Kai Opua unbeaten, not unbeatable
By KEVIN JAKAHI
Tribune-Herald sports writer
It’s only a myth that Kai Opua never loses. The last time the West Hawaii powerhouse lost a regatta during the Moku O Hawaii Outrigger Canoe Racing Association season was three years ago.
Keaukaha edged Kai Opua 225 to 221 points to claim the Division A (15-40 events) title at the Kailana regatta, the fifth race and halfway point of the 2010 season.
The following week Keaukaha hosted its regatta. Kai Opua paddled with a vengeance and piled up 240 points. Puna was far behind with 207 points and Keaukaha was third with 205 points.
Kai Opua has now won 25 straight regattas, often by rather large margins that wrap up the title before the last four races. The best drama has been the fight for second place, home to Keaukaha the last two regattas.
The Kailana regatta June 15 showed how Kai Opua keeps winning, despite three scratches. Keaukaha had one scratch and two disqualifications, pulling even on lost points.
Kai Opua and Keaukaha each entered the maximum 40 races. Kai Opua had 28 medals (13 gold, nine silver and six bronze). Keaukaha had 24 medals (10 gold, four silver and 10 bronze).
The medal count made it appear to be a somewhat evenly matched regatta. It wasn’t really close at all. Kai Opua finished with 206 points. Keaukaha had 173 points.
Depending on the number of crews, first place can be worth as much as 11 points or as low as four points. Most times, a gold accounts for six points. Scratches (not entering a race) and DQs are zero points.
If there’s a hole in Kai Opua’s canoe, it’s the youth paddlers. Six races went by at the Kailana regatta before the club’s girls 14 crew won event No. 7, a quarter-mile race to remain undefeated.
At the same point last year, Kai Opua won five of the first seven races at Aunty Maile Mauhili’s Kailana regatta, the first race at Hilo Bay.
The club’s other unbeaten crews are the boys 16, girls 18, women sophomore, women junior, women (65) and senior men masters (50). That’s a lot of points to put in the bank.
Like any good team with resiliency as its best resource, Kai Opua knows how to turn it on when necessary. From race No. 12 to 15 (men novice B, girls 16, boys 16, and girls 18), Kai Opua seized gold while Keaukaha placed third, second, fourth and third, respectively.
That was a 12-point separation in four races.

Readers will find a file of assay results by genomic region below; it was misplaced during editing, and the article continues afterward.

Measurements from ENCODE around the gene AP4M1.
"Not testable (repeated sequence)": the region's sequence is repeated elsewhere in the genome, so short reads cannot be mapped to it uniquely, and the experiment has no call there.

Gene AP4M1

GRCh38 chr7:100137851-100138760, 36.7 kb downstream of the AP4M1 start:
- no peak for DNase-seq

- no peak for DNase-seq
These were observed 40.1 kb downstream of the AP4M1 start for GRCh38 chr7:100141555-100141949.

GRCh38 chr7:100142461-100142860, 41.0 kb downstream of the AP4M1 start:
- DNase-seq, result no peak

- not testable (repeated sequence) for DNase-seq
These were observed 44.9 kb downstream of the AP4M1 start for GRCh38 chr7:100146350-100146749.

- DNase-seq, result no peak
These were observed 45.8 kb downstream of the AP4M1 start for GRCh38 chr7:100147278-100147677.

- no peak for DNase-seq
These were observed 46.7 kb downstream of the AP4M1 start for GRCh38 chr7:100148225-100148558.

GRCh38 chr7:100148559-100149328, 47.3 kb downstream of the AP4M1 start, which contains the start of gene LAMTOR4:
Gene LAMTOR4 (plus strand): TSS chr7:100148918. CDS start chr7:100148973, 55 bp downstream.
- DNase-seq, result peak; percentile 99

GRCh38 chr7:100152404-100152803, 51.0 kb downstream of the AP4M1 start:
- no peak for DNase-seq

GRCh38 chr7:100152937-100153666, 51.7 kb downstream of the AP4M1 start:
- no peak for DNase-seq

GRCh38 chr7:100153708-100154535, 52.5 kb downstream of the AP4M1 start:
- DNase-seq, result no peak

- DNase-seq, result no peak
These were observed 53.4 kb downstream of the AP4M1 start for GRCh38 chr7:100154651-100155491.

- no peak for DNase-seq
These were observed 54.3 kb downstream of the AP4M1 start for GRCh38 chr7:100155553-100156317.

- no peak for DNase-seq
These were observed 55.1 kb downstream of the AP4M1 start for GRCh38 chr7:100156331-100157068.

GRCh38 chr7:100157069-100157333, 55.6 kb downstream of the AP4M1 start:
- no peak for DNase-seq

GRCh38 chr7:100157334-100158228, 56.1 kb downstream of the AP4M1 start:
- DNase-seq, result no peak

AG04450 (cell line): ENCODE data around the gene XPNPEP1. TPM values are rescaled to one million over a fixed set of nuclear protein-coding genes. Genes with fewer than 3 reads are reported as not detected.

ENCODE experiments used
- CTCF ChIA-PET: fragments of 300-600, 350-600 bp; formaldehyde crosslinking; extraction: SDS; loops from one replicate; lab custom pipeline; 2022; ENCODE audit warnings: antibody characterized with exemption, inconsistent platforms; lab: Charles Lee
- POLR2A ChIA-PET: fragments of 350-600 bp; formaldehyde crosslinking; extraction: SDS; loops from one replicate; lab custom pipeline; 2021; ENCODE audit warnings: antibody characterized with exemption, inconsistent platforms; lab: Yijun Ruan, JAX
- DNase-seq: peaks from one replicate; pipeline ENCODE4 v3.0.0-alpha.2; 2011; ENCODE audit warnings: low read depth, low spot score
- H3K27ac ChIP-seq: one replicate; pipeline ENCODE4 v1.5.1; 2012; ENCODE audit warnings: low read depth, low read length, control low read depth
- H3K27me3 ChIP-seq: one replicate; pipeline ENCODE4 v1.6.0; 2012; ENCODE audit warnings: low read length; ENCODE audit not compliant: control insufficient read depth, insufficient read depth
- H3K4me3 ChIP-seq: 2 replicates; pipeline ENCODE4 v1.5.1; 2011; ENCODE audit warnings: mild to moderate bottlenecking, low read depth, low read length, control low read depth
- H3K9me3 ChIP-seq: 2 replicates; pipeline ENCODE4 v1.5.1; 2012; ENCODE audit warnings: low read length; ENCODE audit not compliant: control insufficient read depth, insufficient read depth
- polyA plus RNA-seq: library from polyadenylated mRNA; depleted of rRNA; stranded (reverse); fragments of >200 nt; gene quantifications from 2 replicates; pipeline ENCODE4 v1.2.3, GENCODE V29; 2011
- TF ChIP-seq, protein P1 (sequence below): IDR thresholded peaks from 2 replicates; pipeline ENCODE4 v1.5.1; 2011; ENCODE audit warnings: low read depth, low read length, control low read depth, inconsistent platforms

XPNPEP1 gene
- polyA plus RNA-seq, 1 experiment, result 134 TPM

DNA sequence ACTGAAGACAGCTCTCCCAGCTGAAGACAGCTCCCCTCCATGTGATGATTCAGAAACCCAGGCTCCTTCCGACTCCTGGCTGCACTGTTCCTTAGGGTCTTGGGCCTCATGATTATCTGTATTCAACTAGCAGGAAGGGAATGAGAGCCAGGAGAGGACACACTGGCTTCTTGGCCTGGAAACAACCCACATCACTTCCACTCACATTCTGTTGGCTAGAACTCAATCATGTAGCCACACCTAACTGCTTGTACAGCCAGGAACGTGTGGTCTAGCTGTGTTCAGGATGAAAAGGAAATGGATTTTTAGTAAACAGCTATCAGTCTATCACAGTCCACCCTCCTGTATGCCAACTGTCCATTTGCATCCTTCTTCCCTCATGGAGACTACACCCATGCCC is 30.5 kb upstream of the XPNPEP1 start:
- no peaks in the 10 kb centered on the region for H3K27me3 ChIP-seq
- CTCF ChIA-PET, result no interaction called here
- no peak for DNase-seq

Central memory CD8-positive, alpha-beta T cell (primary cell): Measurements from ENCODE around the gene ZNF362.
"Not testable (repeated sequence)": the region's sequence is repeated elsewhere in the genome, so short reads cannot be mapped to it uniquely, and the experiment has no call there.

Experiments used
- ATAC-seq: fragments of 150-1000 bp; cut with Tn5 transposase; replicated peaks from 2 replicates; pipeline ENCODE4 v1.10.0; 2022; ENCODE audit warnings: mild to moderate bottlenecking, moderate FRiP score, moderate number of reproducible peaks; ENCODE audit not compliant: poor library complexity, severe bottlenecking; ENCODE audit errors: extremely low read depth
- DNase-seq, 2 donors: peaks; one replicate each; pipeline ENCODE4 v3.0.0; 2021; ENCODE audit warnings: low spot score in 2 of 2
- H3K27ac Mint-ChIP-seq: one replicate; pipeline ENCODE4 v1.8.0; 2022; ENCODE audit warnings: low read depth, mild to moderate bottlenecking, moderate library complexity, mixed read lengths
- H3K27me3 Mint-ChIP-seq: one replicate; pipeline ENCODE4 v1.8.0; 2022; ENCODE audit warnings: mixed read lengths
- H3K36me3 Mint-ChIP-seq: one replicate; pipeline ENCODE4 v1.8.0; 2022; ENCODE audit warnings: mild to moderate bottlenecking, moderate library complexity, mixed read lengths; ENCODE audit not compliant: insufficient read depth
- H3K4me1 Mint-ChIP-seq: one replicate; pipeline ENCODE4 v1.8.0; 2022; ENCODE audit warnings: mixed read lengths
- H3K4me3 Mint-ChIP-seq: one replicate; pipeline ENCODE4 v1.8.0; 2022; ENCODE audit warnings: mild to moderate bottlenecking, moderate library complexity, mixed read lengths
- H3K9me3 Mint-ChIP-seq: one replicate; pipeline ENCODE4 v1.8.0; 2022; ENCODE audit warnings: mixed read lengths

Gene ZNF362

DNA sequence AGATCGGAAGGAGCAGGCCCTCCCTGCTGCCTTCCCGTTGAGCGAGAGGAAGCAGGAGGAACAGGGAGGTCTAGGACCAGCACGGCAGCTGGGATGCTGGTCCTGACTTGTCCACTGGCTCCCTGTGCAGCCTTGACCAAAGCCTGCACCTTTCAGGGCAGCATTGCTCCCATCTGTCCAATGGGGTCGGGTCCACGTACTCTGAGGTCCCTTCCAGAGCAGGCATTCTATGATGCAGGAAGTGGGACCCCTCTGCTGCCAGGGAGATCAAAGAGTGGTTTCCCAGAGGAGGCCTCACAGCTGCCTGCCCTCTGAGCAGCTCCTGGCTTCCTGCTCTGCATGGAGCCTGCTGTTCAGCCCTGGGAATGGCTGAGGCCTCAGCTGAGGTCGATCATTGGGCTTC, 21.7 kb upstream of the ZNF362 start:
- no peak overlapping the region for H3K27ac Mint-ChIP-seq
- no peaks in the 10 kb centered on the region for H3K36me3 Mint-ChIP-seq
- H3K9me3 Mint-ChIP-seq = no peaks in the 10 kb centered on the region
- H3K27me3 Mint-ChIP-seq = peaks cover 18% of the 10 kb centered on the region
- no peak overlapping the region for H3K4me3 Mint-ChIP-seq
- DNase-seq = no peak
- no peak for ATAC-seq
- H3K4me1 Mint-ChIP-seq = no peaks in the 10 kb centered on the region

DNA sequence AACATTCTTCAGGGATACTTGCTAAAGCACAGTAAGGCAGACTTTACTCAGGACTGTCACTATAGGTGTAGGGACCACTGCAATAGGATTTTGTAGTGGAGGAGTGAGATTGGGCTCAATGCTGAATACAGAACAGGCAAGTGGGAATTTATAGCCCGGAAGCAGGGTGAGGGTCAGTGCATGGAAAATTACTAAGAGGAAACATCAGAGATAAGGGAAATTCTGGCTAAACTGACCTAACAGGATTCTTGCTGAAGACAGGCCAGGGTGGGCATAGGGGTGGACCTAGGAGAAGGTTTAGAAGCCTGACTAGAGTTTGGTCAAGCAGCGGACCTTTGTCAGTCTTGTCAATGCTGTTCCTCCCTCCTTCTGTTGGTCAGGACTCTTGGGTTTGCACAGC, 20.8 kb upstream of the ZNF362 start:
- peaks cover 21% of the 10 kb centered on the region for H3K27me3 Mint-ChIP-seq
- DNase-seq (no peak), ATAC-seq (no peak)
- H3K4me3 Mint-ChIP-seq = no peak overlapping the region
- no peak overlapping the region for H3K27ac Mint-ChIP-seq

Kai Opua is also a good closer, the Mariano Rivera of Moku O Hawaii. The club finished higher than Keaukaha in seven of the last eight events, winning three gold and capitalizing on a 15-point swing.
What’s it all mean?
Like the New York Yankees 43-year-old relief pitcher, Kai Opua may not be as powerful as in years past, but the club still finds a way to get the job done.
Kai Opua has pocketed the last six Aunty Maile/Moku O Hawaii Division A championships. And according to regatta numbers that never lie, it looks like Kai Opua’s myth of being unbeatable will continue to grow.
Keauhou’s girls 12; Kai Ehitu’s boys 12, boys 13, mixed novice B, men masters (40); Keaukaha’s mixed 12, girls 13, girls 15, women novice A, women masters (40); Kai Opua’s girls 14, boys 16, girls 18, women sophomore, women junior, women (65), senior men masters (50); Puna’s boys 18, women golden masters (55), mixed men and women are all unbeaten.
There were 258 crews June 15 and 1,022 paddlers, including 670 adult paddlers and 352 youth paddlers. The youngest paddler was Puna’s 7-year-old Mana Elderts in the boys 13 race. The youngest paddler in an adult race was Keauhou’s 9-year-old Brooke Ballesteros in the women novice B. The oldest paddler was Kawaihae’s Phyllis Fox, 82, in the women golden masters (55).
Novice B is for rookie paddlers with no previous competitive paddling experience. Paddlers are eligible for only one year. Novice A is for up to three years of paddling. The eligibility is for two years, then paddlers must move to a higher classification. Senior, junior, sophomore and freshman are open to paddlers not paddling in any classified or unclassified event in the same regatta.
What: Keaukaha regatta
When: 8:15 p.m. Saturday
Where: Hilo Bay
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